“We’d very quickly come up with a lot of low-cost clean energy solutions, and that’s the best way to clean up the air and lead the world into a cleaner environment,” Alexander said.
Asked why more Republicans don’t talk about climate change, Alexander pointed to a 2008 floor speech of his own in which he called for creation of a new “Manhattan Project” for advanced energy technologies, in part to address global warming.
But proponents of a Republican climate change mandate say that R&D is not enough to move the U.S. economy away from high-emissions fuels. In many cases, they say, technology already exists that could reduce carbon emissions from various sectors, but the incentives for companies to adopt them are not in place.
Advancing a GOP alternative
ConservAmerica Vice President for Government Affairs David Jenkins said Republicans who believe in man-made climate change don’t seem to be confident about their own messaging.
Talking about climate change would only accentuate the divisions within the GOP on the issue at a time when neither party is advancing viable legislation on it.
“So a lot of them probably say, ‘Well, what’s the percentage on me out talking about this?’” he said. “‘Because it can hurt me politically and give me some heartburn, and there’s nothing on the table that I really have to deal with right now.’”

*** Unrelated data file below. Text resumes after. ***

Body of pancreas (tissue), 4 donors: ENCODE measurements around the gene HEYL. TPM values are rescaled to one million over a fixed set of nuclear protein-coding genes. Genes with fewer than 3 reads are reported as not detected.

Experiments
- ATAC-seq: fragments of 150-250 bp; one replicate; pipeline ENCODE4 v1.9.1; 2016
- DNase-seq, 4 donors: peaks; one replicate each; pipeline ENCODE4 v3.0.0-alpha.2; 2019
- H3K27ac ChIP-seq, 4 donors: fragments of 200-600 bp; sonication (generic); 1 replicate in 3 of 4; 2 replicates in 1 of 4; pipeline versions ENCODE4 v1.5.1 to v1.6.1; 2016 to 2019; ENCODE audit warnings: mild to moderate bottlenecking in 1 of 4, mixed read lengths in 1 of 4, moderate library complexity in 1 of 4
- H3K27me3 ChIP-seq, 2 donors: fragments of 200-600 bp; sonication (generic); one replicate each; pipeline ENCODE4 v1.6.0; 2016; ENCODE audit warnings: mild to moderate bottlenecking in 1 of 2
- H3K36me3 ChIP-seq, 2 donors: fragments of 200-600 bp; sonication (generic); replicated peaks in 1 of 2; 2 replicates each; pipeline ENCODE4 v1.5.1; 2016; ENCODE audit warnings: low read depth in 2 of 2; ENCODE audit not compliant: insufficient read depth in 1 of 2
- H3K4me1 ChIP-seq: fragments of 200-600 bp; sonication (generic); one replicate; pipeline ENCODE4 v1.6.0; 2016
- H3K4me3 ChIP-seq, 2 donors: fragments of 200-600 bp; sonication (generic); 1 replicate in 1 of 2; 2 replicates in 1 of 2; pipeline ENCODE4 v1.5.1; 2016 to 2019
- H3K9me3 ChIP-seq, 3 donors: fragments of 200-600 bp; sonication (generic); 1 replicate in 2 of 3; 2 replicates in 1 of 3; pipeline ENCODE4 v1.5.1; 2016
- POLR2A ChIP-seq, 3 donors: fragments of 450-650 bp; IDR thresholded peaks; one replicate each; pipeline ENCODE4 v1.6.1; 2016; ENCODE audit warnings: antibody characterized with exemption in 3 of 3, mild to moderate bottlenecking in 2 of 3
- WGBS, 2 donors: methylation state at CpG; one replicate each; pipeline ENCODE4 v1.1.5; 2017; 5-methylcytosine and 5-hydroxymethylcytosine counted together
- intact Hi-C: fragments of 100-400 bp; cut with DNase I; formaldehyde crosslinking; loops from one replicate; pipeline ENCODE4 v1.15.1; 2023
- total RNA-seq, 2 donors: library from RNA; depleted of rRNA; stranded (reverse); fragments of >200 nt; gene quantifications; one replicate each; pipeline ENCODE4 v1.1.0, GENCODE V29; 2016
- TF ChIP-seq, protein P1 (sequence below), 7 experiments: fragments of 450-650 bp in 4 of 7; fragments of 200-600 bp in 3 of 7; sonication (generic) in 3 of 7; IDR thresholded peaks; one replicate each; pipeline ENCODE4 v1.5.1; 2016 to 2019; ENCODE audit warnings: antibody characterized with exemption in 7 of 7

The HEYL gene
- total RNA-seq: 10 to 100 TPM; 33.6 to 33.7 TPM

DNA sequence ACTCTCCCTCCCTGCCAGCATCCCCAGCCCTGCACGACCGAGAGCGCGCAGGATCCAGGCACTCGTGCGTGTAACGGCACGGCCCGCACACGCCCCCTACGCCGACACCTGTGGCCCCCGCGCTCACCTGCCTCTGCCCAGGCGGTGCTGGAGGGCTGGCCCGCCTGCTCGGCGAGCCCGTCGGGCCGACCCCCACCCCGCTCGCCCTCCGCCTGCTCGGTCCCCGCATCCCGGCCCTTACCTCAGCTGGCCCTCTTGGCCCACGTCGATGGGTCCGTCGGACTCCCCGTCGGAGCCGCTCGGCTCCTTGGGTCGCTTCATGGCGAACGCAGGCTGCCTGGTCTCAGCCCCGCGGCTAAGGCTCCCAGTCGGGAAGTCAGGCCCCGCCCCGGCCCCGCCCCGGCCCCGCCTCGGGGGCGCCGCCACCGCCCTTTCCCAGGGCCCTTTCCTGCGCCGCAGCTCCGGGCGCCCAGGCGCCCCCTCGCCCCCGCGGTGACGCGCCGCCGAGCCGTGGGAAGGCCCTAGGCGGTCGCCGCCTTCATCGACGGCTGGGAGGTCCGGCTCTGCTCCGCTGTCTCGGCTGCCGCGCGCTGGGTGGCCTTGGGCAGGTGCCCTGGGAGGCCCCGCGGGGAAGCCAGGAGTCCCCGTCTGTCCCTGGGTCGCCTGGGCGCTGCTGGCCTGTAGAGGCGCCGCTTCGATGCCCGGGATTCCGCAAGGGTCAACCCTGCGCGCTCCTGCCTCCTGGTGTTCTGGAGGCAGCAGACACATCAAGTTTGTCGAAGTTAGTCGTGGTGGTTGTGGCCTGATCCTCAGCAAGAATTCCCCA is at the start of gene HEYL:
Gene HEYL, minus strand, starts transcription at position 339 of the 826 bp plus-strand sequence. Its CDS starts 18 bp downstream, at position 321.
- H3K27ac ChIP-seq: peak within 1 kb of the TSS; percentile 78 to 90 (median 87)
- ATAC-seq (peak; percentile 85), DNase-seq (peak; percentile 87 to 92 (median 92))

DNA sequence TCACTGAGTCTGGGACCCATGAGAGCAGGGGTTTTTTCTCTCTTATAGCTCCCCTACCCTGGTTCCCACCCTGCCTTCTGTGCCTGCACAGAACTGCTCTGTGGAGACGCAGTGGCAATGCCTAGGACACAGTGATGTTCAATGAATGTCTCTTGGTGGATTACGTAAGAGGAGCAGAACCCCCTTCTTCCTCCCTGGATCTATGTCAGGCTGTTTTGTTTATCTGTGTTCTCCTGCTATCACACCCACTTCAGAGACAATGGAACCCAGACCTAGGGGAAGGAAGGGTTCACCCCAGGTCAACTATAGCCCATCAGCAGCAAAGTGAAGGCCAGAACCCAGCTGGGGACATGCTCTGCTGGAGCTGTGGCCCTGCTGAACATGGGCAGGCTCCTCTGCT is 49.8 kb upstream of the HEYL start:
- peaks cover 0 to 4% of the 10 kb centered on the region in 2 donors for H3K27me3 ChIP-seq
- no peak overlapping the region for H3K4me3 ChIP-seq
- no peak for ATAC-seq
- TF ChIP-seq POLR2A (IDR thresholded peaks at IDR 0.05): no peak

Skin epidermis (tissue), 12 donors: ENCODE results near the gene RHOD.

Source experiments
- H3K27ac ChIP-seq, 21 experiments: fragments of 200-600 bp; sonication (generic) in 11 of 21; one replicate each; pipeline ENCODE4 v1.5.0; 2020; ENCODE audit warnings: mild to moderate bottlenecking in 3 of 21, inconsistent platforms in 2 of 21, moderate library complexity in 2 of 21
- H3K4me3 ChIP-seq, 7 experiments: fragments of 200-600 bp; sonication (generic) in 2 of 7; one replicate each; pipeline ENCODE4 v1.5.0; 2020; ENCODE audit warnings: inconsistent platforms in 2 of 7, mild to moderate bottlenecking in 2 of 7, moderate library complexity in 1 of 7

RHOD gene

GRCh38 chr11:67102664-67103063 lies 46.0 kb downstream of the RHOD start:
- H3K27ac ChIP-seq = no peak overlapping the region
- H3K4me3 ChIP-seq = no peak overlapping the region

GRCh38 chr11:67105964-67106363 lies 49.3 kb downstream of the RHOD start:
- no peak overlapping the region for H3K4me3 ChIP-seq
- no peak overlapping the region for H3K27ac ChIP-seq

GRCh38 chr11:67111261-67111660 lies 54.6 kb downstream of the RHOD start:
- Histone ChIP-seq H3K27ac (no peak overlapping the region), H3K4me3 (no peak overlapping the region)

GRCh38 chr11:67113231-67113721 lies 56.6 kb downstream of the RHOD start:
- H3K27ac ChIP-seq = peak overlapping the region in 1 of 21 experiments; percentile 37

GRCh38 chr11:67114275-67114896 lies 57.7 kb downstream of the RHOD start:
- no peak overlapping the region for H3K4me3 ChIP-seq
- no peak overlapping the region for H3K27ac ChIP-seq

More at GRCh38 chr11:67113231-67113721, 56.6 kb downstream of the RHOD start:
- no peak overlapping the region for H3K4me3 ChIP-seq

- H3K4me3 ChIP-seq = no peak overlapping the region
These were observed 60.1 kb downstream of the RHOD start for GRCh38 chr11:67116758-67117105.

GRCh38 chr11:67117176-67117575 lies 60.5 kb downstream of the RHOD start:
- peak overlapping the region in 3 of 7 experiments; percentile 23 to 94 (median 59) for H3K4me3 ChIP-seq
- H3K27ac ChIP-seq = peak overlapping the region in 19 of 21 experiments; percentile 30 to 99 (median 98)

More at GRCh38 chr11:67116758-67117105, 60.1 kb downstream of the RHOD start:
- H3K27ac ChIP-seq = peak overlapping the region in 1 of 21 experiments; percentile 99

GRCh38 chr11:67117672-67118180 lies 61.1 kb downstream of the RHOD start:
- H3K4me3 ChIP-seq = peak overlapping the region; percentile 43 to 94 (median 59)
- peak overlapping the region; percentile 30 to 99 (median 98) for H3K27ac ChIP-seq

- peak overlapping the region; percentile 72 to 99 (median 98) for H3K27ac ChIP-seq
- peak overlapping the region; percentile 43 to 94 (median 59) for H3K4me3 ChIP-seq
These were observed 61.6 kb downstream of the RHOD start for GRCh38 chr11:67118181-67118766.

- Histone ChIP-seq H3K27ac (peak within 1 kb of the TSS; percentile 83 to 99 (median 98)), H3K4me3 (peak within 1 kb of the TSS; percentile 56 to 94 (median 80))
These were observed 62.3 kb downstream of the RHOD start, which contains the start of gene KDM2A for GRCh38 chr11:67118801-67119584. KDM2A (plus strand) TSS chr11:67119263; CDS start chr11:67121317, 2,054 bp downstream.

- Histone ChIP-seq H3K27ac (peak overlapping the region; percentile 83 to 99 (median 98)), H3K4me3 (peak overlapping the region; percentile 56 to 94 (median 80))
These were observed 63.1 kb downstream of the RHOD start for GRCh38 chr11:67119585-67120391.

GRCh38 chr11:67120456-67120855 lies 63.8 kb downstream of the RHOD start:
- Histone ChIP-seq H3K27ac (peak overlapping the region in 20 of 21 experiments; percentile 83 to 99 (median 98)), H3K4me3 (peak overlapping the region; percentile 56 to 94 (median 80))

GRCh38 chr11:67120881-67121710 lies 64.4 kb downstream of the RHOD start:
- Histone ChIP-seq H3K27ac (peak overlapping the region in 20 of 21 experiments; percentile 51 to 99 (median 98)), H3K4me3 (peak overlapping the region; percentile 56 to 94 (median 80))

But Republicans could become more engaged as the public becomes more interested in climate change and begins demanding solutions from both parties, he added.
“The whole denial thing that has been happening for a while is eventually going to back people into a corner that is not very politically advantageous,” he said.
Alex Bozmoski of the Energy and Enterprise Initiative at George Mason University, which is headed by former Rep. Bob Inglis (R-S.C.) and which advocates for a revenue-neutral carbon tax, said EPA is moving forward with regulations that should spur Republicans to action.
Other than the greenhouse gas standard for new power plants, the agency is widely expected to propose an existing power plant standard.
Bozmoski called the forthcoming regulatory regime “the worst tax conceivable, because it raises no revenue, it buys down no rates, it’s unpredictable, and it puts the future of our energy policy at the whim of administration bureaucrats.”
“Republicans are complicit with this future — this status quo — unless we advance an alternative,” he added.